Guillain-Barre syndrome tingling associated with COVID-19

Doctors are paying close attention to trends that could be associated with COVID-19 as the list of coronavirus symptoms continues to grow.

While neurological experts say isolated tingling in the hands and feet is probably not a common symptom of the virus, it is a symptom of a rare disorder that may be associated with COVID-19 called Guillain-Barré syndrome.

Guillain-Barré syndrome (GBS) is a rare disorder where the immune system attacks the body’s nerves, according to the Mayo Clinic website. Weakness and tingling in the hands and feet, medically known as paresthesia, are usually its first symptoms.

An April study from Italy published in the peer-reviewed New England Journal of Medicine found five out of 1200 coronavirus patients developed GBS.

“After a person has an infection, there can be an immune system confusion where the immune system attacks the insolation, or myelin sheath, around the peripheral nerves,” said Dr. Robert Fox, staff neurologist at the Cleveland Clinic’s Mellen Center for Multiple Sclerosis.

While it does happen, Fox said it’s very rare for a COVID-19 patients to develop this disorder.

Dr. Anthony Geraci, director of Neuromuscular Medicine at Northwell Health in New York, says most coronavirus-related GBS cases occur in the middle to later part of the infection process, about two weeks after the onset of COVID-19 symptoms.

While the vast majority of his patients exhibited common COVID-19 and GBS symptoms concurrently, he said one or two had a tingling in their hands and feet with no other symptoms. Other patients experienced more nuanced symptoms like diminished reflexes, he said.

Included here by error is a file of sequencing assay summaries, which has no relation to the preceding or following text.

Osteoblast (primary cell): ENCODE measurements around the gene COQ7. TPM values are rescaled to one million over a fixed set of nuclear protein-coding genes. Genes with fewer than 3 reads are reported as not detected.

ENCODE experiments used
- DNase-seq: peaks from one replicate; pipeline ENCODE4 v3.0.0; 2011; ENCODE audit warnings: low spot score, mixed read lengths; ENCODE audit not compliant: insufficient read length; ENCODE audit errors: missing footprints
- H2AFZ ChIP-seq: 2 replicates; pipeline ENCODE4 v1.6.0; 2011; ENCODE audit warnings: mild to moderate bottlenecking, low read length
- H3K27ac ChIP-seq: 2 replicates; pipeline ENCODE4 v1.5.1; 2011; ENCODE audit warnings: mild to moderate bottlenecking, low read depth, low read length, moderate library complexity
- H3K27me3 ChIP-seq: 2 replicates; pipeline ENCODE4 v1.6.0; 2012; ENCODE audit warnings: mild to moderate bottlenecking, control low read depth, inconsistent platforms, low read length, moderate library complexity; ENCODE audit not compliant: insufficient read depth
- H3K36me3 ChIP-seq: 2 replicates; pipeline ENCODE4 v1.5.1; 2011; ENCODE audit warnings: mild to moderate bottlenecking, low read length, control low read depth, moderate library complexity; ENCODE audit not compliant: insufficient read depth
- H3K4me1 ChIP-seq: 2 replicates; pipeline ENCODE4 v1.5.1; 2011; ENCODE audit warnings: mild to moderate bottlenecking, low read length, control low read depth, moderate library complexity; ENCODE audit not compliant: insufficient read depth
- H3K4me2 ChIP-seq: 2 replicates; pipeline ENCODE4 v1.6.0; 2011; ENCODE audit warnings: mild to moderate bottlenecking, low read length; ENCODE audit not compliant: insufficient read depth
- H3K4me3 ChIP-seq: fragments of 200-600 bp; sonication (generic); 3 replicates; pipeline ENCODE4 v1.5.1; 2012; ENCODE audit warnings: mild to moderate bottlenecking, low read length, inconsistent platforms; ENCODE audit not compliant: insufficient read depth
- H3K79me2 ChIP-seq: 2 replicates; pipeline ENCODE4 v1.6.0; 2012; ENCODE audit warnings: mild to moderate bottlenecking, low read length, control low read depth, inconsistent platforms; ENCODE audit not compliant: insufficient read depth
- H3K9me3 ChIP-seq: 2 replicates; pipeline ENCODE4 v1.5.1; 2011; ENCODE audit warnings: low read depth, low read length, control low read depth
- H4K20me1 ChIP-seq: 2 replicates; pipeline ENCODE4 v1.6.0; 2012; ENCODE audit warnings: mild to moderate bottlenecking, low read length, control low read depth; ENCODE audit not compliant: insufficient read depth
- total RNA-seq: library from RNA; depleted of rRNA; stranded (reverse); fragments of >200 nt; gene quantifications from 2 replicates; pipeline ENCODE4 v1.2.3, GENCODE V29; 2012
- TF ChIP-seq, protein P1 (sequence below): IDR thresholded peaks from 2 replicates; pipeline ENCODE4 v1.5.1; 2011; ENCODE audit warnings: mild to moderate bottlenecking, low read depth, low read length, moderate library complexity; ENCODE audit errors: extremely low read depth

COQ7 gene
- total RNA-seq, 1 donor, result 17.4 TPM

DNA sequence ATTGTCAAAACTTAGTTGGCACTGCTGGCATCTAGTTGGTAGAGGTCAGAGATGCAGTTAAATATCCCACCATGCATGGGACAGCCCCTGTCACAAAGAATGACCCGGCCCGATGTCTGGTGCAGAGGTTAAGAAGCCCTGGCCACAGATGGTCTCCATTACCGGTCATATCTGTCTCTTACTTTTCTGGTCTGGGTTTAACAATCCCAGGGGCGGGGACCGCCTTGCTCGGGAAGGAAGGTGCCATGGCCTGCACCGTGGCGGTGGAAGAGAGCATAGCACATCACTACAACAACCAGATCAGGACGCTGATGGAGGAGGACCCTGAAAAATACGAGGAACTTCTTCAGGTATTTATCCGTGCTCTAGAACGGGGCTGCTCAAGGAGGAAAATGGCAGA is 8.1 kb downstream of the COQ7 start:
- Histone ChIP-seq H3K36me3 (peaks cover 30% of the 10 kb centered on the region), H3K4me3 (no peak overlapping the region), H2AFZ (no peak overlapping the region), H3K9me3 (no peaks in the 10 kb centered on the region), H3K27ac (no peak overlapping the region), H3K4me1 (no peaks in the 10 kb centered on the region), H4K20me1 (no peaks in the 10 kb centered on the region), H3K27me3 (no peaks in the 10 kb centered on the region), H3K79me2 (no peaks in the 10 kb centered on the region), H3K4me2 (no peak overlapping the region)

Fox said if tingling doesn’t progress to other symptoms after a day or two, it’s unlikely GBS. Even if it’s not GBS, it can still be related to COVID-19.

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Tingling in the hands and feet can be associated with another more acute condition: anxiety. Fox said many people who get anxious and have panic attacks will report having a tingling sensation in their hands, feet or around their mouth.

“Sometimes patients think when we say it’s from anxiousness, we don’t believe them,” Fox said. “We really do believe them. We think (the tingling) is real."

However, both Geraci and Fox say it’s difficult to pinpoint the cause of tingling as it is a common symptom of multiple conditions.

“The problem with tingling is that anything is possible,” Geraci said. “It can come from so many realms and domains of the nervous system.”

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Whether it's a serious condition like GBS or something more acute like anxiety, Fox urges patients not to self-diagnosis to avoid the hospital. Contact you doctor with any concerning symptoms, either virtually or in person.

“It’s important for patients to know that it’s not their jobs to figure it out, but for them to pay attention to their symptoms and share that with a provider,” he said.

Follow Adrianna Rodriguez on Twitter: @AdriannaUSAT. 

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